Logo of Phnom Penh Post newspaper Phnom Penh Post - CPP parties on with its own boats

CPP parties on with its own boats

CPP parties on with its own boats

NEAK LOEUNG Second Prime Minister Hun Sen has appeared to have recovered from a sudden illness that prevented him from attending the water festival in Phnom Penh last week.

On Friday, the day after the ancient and official festival was over in the capital, he managed to gather his strength and attend an alternative boat race put on especially for him and his party's hierachy. His vigor restored, he used the occasion to take a swipe at the opposition.

He compared his boat races to the July election, saying there wasn't much difference between the two events.

He said the fastest boat is number one, the next fastest second, etc. just like the election.

And he added that politicians who complained afterwards that they did not know the rules were like boat racers who complained they did not realize that the fastest boats would win. Both, he said, were "cowards".

He then called on the politicians who went overseas to come back home.

"If they do not come back to the country we will continue to look after the country ourselves," he said.

Hun Sen went on to say that there was no problem with security for the opposition politicians and they could return safely. However, he added, that if they did not return it would not be "fatal" for the country.

It was unclear how far Hun Sen wanted to pursue the analogy. The only participants in his races were boats supported by himself and other senior CPP, military and police officials, the most notable exceptions being party president Chea Sim, and honorary president Heng Samrin. Interior Minister Sar Kheng did have a boat in the race but he did not attend.

No one was told on the day which was actually the fastest boat, instead Hun Sen declared everyone a winner and rewarded them with approximately 3 million riel and 25 cartons of cigarettes.

Yem Oudom, chief of technical committee said that it was Hun Sen's idea to give each boat first prize.

Notable among sponsors of the 36 boats were Hun Sen; Sok An, a member of the council of ministers; Hun Sen's brother Hun Neng, governor of Kampong Cham province; Hok Lundy, chief of general direction of the National Police; So Perin, Takeo governor; Tea Banh, Minister of Defense; and Ke Kim Yan, Chief of General staff of RACF.

Hok Lundy's boat from Svay Rieng province received an anonymous donation of more than $10,000, which he in turn donated to the Cambodian Red Cross. A further 9 million riel received was used to pay for their boat racing costs.

Bun Runy, Hun Sen's wife and the chief of the Cambodia Red Cross, said that all the money would be used to buy food for poor people in Svay Rieng province.

The regatta itself was festive but somewhat more modest than the more traditional one presided over by the King in Phnom Penh. However locals had to put up with a measure of inconvenience, particularly those waiting for the ferry to cross the river were long delays due to one of the ferries having been commandeered to serve as a floating viewing platform for the CPP VIPs.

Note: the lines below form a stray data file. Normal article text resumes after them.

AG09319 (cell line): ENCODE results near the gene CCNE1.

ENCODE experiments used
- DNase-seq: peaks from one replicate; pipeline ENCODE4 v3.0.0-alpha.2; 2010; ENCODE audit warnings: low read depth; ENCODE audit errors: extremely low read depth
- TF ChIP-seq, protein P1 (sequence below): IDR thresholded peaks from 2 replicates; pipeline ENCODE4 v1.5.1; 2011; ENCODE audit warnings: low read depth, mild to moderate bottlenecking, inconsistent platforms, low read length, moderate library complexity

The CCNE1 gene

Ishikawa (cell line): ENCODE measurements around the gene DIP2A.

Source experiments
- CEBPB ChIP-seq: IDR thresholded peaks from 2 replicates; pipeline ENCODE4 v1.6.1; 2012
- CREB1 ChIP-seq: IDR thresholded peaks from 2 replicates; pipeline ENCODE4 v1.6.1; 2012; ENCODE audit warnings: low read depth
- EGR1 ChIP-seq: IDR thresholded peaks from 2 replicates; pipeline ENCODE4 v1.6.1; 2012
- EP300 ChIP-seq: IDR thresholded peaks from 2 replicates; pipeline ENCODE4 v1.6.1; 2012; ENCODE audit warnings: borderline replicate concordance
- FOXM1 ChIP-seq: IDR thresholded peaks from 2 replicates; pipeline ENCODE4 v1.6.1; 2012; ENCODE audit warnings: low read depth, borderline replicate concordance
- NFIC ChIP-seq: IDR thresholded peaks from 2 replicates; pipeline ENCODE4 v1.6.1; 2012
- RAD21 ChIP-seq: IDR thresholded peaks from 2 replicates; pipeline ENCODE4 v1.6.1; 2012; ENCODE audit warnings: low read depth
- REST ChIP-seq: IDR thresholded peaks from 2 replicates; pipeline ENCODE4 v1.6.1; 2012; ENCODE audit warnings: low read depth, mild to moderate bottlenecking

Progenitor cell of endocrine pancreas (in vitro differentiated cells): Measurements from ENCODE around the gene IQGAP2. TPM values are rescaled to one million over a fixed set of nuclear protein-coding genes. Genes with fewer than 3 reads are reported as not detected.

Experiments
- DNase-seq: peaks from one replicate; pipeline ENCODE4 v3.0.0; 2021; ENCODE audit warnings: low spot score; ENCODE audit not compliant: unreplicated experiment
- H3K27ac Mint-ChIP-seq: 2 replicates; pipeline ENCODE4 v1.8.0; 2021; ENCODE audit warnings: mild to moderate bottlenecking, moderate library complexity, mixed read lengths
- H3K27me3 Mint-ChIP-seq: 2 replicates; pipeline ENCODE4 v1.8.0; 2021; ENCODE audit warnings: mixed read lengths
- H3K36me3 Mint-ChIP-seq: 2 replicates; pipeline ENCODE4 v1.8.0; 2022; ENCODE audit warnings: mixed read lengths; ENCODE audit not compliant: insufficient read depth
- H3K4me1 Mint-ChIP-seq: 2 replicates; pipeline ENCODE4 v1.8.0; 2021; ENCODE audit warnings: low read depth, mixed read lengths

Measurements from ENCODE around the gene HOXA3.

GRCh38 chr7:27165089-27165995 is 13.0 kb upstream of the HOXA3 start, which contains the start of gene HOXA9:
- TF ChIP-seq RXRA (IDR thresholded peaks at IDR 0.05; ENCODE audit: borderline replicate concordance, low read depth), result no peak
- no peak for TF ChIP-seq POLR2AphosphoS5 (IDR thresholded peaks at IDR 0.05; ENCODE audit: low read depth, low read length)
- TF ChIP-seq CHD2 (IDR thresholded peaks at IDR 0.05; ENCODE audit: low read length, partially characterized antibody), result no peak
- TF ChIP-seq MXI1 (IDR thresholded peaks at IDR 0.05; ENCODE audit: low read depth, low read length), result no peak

Other people had to make do with vantage points on the river bank or bamboo rafts, and floating log jams courtesy of local sawmills.

Security was tight for the event and numerous armed soldiers were stationed near the viewing platform.

One keen observer of Hun Sen's regatta was Voeun, who had also been in the official Phnom Penh race.

He said he thought that the boat crews in these races were very lucky because they had received lots of financial support.

"Some boats received the gift of $1000 and other things like rice, clothes and cigarettes.

"We have only the rice from the pagoda that was given by the villagers which they are short of," he said.

Meanwhile the official races during the water festival were not without controversy.

Some racers were unhappy that some boats were given extra races and allowed to change lanes.

One of them, named Oudom, said that on the last day of racing some of the boat racers got drunk and surrounded him, waving oars, and started to blame him that they did not let them get any presents from the King.

"We could not give them all [the necessary] time to come up to receive the gifts from the King because there were too many of them and so they got angry with us," he said.

The official water festival races were also affected by politics and, in one case, very directly.

The National Assembly's boat, Srey Sar Sa Ath (the white skinned beautiful woman) was knocked out of the competition on the second day result the boat crew blames on the lack of support from the National Assembly this year because no government had been yet formed.

Eng Sok, a member of the village boat committee, said that while the National Assembly managed to donate $300 and 600 kg of rice, it was not enough to hold onto experienced members of their crew who were enticed away to boats sponsored by wealthier patrons.

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